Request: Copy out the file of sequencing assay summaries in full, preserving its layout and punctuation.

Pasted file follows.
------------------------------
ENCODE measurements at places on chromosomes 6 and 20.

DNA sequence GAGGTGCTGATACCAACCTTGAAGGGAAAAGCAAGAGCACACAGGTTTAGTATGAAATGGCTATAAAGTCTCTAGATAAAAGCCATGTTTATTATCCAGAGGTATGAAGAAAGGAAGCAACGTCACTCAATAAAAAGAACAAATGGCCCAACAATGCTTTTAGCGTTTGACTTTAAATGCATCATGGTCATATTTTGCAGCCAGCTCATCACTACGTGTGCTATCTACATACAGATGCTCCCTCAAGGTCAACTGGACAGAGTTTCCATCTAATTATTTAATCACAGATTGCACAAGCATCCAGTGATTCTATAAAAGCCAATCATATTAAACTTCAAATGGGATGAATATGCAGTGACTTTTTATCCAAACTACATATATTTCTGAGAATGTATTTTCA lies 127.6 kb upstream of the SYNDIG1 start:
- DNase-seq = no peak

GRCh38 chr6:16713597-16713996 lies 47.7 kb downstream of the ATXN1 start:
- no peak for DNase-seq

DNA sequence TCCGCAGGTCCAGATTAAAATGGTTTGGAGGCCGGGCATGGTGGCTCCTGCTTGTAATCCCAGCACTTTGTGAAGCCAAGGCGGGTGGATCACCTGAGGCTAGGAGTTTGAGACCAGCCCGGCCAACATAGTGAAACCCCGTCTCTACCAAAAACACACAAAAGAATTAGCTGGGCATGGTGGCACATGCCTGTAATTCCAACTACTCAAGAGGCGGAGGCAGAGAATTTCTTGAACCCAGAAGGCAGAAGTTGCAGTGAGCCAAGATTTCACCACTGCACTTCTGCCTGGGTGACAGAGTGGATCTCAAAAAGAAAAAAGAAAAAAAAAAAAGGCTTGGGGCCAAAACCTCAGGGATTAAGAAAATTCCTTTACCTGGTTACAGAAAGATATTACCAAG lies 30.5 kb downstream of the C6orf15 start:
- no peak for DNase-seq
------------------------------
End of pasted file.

ENCODE measurements at places on chromosomes 6 and 20.

DNA sequence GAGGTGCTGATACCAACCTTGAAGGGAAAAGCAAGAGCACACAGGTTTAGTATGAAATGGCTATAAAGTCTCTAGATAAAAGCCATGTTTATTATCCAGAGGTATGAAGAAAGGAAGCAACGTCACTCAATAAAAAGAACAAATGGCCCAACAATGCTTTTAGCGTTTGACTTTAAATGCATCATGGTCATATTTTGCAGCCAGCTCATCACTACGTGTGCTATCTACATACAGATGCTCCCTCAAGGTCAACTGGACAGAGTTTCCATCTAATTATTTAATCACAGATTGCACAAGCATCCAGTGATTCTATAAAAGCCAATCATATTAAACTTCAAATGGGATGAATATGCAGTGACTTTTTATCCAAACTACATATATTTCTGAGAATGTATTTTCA lies 127.6 kb upstream of the SYNDIG1 start:
- DNase-seq = no peak

GRCh38 chr6:16713597-16713996 lies 47.7 kb downstream of the ATXN1 start:
- no peak for DNase-seq

DNA sequence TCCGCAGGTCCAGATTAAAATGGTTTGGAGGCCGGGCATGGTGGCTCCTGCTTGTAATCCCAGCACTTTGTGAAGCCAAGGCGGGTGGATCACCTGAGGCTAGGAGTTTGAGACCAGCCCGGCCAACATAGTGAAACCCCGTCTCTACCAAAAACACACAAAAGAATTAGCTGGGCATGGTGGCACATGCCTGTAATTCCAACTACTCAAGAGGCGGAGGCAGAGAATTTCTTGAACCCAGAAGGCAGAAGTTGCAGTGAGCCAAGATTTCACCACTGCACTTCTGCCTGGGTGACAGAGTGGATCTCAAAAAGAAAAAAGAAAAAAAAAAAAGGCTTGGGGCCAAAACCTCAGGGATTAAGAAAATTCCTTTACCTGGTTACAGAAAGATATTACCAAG lies 30.5 kb downstream of the C6orf15 start:
- no peak for DNase-seq